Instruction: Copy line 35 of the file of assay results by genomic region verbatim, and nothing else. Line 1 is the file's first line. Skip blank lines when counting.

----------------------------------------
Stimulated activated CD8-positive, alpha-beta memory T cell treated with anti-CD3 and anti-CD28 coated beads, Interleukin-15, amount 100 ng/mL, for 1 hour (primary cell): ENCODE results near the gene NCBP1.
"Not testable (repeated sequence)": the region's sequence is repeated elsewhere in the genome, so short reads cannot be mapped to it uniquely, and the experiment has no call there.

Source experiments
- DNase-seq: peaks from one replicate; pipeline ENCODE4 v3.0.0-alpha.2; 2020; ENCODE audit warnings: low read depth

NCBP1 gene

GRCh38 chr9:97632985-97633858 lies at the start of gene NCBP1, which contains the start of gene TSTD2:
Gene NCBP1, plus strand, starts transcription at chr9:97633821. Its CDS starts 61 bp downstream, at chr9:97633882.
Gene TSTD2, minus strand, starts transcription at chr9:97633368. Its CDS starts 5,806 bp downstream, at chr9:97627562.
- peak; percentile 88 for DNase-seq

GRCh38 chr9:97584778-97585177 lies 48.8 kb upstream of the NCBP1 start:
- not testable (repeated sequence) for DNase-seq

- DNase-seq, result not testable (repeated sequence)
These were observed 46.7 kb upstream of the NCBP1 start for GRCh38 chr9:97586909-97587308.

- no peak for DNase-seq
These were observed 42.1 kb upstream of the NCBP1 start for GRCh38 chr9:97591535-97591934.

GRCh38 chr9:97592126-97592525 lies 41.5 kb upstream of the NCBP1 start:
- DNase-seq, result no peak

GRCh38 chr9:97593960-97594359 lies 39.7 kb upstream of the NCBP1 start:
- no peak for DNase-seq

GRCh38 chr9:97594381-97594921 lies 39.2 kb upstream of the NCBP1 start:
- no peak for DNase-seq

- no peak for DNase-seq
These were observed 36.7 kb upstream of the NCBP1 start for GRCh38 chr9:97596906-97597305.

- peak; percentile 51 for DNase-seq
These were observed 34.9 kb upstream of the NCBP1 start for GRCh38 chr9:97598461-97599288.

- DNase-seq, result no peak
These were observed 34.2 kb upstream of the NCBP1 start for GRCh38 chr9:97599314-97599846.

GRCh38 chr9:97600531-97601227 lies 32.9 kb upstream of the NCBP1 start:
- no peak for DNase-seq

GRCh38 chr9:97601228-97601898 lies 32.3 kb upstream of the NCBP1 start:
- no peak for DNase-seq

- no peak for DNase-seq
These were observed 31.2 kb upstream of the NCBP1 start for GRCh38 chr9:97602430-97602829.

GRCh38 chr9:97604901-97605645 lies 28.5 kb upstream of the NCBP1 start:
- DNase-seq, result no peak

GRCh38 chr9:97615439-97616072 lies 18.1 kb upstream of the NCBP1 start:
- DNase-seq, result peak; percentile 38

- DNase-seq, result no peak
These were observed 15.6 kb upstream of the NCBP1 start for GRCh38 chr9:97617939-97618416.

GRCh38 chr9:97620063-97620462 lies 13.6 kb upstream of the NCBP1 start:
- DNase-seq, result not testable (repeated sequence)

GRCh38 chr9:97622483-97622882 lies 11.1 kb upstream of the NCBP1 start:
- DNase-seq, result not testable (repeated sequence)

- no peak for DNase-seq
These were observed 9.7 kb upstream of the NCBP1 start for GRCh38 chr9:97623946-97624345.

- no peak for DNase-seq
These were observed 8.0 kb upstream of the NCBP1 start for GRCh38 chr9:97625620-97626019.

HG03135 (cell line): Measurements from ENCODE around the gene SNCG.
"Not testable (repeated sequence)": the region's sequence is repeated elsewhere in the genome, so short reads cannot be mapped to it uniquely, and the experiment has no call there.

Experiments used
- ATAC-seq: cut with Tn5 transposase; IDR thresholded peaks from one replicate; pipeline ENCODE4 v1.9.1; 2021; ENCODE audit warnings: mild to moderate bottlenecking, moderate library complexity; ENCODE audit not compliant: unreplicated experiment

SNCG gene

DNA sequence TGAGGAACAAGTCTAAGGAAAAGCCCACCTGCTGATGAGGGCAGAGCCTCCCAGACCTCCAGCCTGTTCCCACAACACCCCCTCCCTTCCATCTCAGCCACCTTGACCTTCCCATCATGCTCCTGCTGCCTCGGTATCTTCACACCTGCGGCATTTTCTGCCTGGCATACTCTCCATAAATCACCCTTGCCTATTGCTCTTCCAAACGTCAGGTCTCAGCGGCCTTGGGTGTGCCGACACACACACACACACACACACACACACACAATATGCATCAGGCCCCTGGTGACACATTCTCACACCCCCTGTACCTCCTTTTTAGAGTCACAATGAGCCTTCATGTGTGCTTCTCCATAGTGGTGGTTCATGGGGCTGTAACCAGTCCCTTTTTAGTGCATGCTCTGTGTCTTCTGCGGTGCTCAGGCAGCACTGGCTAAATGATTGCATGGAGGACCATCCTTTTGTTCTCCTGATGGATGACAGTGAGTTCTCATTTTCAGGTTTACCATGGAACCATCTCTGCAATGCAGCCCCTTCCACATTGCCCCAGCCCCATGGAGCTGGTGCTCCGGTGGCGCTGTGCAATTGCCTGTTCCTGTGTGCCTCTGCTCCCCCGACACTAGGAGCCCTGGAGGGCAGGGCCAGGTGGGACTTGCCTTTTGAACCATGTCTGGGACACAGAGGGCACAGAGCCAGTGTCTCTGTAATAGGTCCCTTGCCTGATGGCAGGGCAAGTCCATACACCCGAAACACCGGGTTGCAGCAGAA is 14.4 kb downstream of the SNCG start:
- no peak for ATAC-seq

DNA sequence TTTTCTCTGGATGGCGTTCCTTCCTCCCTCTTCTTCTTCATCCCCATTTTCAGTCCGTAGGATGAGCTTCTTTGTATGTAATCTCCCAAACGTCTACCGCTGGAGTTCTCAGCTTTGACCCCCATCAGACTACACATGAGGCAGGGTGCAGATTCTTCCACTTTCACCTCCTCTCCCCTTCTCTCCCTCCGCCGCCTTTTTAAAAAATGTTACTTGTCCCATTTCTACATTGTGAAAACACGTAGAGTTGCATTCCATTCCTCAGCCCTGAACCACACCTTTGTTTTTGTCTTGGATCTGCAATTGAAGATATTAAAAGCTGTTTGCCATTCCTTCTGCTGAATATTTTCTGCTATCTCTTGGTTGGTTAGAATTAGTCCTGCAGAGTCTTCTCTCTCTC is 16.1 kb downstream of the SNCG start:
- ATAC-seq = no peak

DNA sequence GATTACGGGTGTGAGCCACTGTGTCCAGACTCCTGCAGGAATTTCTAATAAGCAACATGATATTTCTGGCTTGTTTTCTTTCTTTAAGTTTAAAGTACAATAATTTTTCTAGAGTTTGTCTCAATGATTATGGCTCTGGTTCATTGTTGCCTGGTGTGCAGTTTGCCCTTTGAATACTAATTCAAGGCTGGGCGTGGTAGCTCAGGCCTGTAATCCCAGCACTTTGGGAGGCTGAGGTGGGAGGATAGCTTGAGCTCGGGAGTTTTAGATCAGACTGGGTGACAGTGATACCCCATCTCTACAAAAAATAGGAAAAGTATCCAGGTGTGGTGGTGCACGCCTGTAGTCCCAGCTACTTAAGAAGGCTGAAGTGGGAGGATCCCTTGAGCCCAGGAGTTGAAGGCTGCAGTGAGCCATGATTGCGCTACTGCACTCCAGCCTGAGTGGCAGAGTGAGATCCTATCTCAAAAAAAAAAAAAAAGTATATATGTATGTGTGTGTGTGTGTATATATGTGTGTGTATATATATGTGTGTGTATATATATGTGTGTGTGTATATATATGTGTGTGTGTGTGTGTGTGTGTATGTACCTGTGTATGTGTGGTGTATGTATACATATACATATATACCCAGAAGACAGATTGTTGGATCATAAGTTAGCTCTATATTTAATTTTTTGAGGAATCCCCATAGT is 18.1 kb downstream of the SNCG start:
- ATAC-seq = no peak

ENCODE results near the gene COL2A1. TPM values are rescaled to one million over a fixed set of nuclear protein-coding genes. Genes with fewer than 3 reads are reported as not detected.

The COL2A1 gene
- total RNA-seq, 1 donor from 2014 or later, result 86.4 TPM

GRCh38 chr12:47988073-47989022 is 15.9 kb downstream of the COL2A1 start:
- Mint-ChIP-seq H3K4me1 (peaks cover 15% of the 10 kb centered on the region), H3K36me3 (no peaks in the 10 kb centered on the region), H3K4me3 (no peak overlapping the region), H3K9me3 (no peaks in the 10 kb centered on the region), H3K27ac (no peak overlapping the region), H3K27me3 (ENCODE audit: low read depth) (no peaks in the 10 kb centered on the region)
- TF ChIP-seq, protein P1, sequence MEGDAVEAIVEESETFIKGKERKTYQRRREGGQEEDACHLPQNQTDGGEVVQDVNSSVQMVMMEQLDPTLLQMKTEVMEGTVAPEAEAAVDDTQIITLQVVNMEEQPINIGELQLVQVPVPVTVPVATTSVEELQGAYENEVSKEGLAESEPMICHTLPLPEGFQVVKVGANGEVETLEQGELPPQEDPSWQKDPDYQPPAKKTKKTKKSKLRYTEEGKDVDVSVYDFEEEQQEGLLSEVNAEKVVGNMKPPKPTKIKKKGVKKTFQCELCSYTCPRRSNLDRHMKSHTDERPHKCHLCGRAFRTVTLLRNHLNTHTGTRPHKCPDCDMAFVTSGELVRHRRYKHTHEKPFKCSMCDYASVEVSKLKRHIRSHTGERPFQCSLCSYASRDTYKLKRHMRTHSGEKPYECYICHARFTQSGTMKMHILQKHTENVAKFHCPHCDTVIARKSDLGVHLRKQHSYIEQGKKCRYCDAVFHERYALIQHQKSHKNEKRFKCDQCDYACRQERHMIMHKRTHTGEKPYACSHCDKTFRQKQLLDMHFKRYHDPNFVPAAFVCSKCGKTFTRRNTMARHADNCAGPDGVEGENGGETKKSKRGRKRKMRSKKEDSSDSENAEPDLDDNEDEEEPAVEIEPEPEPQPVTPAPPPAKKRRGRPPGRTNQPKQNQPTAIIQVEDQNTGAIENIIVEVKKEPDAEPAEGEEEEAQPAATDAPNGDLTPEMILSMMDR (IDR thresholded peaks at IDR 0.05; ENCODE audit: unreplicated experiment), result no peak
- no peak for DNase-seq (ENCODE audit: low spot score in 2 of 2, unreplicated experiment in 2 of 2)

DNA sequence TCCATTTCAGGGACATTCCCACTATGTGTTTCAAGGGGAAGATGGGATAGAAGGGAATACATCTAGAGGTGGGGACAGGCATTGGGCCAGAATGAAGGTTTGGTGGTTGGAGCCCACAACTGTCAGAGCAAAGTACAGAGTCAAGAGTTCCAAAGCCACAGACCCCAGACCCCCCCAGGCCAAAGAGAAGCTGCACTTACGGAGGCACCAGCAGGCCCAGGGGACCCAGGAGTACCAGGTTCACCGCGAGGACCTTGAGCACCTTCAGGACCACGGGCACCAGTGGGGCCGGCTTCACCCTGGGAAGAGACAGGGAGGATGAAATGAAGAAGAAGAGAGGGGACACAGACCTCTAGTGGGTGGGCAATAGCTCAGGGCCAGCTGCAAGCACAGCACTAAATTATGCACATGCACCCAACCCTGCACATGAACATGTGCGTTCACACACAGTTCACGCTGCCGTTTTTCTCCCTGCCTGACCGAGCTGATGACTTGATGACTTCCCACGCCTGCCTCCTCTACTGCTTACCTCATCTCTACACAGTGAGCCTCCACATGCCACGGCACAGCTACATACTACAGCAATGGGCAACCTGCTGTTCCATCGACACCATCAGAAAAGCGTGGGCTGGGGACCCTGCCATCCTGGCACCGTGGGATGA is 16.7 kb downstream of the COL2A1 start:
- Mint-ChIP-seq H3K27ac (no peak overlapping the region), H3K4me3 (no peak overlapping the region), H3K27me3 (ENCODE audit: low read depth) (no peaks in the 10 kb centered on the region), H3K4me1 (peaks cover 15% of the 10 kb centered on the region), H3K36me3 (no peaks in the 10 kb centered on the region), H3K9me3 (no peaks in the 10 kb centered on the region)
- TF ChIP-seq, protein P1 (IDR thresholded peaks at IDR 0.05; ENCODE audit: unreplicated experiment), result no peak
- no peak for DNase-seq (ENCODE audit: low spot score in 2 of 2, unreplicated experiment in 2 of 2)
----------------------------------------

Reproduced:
- DNase-seq, result no peak